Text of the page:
So if we take the available evidence from Milwaukee, within the random assignment window the evidence looks to me like this: the normal trajectory for a low-income urban child is to fall further behind over time. The control group of voucher users does not follow suit.  By the time the random assignment study falls apart some of the differences in test scores are statistically significant and in favor of the voucher students.

Is this a failure? It depends largely upon your expectations. If you had expected Milwaukee vouchers to heal the world’s pain, this is indeed disappointing. If you however gather some longer term evidence, find that the voucher kids have meaningful long-term attainment benefits and realized these benefits at a much smaller cost per pupil than the public system, you take a different view. I see Milwaukee vouchers as a success in an evolutionary process and want to find ways to make it more successful.

Milwaukee type programs suffer from design limitations and have hit a ceiling politically. They were basically designed to give families the option to move children into a preexisting set of private schools with empty seats. That’s a wonderful thing for many families, until you run out of empty seats. This doesn’t make these programs bad, just limited. Compared to the district that spends twice as much, has lower test scores and lower graduation rates, it is a bit of a triumph at least until your supply of empty seats runs out.  If we want more than that (and we should) we need more robust programs.

By “more robust” I mean programs with more equitable funding levels, enough to spur the creation of new schools. Programs that allow parents options outside of just private school tuition into a wider array of colleges, tutors, and service providers. Programs open to all children and communities that address with equity issues through funding weights rather than self-defeating exclusion.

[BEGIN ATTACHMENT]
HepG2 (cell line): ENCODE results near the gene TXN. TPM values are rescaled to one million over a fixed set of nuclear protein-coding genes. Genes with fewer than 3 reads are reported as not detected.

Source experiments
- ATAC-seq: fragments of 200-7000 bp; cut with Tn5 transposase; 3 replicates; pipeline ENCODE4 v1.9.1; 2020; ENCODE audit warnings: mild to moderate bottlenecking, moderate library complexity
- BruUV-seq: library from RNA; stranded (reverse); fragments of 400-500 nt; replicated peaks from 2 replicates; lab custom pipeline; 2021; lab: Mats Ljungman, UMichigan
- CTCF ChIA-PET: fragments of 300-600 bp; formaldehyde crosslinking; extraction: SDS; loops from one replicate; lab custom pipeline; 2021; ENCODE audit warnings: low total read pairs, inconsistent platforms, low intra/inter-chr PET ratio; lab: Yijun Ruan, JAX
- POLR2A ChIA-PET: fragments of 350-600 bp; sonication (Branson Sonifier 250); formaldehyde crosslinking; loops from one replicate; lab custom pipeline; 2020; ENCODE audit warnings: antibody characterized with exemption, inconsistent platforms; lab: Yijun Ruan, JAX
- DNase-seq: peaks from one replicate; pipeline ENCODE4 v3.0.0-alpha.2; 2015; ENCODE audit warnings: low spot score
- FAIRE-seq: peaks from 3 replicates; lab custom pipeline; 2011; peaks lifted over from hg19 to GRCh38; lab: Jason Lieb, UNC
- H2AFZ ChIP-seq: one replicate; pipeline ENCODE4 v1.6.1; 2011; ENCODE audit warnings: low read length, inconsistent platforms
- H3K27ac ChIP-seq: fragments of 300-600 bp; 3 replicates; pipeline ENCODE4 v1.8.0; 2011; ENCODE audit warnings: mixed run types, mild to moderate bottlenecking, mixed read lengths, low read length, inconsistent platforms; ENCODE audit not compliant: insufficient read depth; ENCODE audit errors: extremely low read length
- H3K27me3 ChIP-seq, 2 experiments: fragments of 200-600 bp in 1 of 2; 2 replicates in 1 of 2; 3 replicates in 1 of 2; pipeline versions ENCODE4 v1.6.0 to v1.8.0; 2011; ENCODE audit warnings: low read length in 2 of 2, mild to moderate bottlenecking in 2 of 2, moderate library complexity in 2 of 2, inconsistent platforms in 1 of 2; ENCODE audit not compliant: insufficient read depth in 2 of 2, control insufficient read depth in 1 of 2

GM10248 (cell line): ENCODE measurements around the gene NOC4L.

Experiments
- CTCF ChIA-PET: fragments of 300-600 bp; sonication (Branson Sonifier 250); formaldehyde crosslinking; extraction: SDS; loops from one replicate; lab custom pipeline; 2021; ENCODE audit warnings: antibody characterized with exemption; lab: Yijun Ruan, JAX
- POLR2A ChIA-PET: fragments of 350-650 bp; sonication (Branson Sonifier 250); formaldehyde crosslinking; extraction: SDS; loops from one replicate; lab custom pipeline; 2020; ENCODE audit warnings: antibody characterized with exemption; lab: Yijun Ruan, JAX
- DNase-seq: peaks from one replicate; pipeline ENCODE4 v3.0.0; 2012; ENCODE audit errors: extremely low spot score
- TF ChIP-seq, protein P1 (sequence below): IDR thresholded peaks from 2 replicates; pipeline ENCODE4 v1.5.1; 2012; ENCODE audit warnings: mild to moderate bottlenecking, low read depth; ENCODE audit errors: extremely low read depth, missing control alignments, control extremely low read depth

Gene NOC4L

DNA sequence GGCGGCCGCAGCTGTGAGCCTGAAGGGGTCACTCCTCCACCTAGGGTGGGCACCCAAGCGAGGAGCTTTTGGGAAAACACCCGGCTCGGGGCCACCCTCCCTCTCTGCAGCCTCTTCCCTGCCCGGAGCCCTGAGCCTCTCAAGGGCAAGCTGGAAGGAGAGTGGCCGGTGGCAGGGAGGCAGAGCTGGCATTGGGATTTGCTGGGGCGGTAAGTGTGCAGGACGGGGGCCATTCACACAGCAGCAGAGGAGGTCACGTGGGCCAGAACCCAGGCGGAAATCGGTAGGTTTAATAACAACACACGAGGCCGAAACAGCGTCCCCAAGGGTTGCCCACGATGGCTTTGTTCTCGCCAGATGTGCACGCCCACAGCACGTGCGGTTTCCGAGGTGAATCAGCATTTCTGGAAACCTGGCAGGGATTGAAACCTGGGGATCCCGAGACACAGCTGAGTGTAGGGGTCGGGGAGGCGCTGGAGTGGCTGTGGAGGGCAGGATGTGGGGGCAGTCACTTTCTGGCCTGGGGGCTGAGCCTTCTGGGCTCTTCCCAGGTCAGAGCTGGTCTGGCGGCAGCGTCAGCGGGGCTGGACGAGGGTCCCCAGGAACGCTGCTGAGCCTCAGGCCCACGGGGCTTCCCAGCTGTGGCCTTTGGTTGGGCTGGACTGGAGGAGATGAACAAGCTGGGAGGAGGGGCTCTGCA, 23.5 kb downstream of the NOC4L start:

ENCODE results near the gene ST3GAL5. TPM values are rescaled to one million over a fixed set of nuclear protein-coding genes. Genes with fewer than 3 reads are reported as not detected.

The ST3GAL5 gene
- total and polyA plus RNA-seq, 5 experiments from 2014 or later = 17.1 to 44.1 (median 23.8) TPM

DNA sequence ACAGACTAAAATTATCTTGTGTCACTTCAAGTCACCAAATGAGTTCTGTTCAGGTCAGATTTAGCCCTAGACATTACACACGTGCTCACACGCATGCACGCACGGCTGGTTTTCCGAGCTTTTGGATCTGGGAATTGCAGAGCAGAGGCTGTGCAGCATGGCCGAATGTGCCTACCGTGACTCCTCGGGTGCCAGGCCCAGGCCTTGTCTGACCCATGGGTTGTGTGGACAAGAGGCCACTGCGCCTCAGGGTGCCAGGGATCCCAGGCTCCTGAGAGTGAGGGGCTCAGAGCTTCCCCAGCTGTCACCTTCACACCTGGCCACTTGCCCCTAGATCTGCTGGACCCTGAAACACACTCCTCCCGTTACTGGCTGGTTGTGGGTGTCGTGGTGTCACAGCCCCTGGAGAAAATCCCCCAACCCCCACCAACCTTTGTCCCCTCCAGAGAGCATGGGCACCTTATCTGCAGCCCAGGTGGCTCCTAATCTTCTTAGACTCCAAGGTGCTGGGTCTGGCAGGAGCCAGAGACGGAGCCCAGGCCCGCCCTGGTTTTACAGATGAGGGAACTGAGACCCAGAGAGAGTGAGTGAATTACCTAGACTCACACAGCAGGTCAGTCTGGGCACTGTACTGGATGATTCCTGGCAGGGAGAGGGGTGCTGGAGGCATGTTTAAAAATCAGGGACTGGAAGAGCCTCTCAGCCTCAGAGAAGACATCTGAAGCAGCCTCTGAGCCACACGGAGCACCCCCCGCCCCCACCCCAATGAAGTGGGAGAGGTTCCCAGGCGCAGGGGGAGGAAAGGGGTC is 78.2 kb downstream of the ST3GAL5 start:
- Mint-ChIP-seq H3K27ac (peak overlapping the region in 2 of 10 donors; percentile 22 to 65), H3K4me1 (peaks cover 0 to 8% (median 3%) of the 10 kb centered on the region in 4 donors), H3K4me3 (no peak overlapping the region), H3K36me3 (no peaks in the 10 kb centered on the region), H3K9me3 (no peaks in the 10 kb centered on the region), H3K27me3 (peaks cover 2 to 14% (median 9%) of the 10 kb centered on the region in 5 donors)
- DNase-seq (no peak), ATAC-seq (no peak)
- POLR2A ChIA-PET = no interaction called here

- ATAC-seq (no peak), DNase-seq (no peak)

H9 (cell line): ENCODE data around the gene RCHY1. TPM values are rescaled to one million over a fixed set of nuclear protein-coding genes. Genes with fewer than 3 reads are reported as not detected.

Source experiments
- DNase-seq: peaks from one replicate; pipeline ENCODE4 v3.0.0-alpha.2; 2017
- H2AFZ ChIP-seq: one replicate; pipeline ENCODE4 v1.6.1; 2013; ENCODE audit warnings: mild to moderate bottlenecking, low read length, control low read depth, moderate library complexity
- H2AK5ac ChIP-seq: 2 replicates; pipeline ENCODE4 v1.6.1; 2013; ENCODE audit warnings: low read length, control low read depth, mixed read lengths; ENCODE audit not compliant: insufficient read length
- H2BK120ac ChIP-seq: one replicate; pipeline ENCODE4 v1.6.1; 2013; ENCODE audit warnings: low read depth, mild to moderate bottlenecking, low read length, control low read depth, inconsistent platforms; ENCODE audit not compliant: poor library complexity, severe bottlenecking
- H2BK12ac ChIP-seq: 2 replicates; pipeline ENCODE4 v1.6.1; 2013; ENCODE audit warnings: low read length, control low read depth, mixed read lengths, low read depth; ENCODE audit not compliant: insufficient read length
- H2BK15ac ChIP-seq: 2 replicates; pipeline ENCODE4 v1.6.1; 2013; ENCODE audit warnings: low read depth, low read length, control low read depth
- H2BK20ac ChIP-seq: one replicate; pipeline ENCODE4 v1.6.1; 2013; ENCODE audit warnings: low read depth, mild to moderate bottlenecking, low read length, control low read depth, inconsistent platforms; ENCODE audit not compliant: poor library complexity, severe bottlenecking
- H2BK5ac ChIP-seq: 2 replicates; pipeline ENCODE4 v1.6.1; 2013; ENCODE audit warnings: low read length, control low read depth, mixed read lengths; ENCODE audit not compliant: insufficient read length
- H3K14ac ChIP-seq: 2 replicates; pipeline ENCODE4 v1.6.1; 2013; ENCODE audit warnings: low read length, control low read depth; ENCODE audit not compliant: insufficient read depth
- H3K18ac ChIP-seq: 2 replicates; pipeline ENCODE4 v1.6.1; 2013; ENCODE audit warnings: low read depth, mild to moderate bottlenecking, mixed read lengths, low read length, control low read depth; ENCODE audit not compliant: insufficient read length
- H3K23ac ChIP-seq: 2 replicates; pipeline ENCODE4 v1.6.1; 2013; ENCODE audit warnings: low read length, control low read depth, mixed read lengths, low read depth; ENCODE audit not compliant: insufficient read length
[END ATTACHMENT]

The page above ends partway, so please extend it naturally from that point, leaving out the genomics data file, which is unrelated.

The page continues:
Parental choice 2.0 (ESA) programs emerged from the unconstitutional ashes of an Arizona voucher program for children with disabilities just six years ago. Governor Napolitano signed a voucher bill for students with disabilities in 2004, but the Arizona Supreme Court ruled it unconstitutional. Lawmakers subsequently replaced it first with a scholarship tax credit law, and then the first ESA program. How is that whole crazy freedom and opportunity and ability to vote with your feet thing working out for AZ students with disabilities? Thanks for asking:

The ESA concept remains a work in progress with young programs operating in AZ, FL, MS, NC and TN. For a number of reasons, I believe that this model has a much higher academic and political ceiling than version 1.0, but caution is warranted. Part of the reason we see articles like McArdle’s is because we promised that the tears of vouchers would cure cancer like tomorrow.  School vouchers were a vitally necessary step in a process of unpredictable pacing, but they were more like your father’s Oldsmobile vis-a-vis your great grandfather’s Model T. We all want our flying car and we want it now and I can only tell you we are working on it, and the status-quo is both undesirable and unsustainable. The tears of ESAs won’t cure cancer tomorrow either, but the best is yet to come in the evolution of putting families in charge of the education of their children.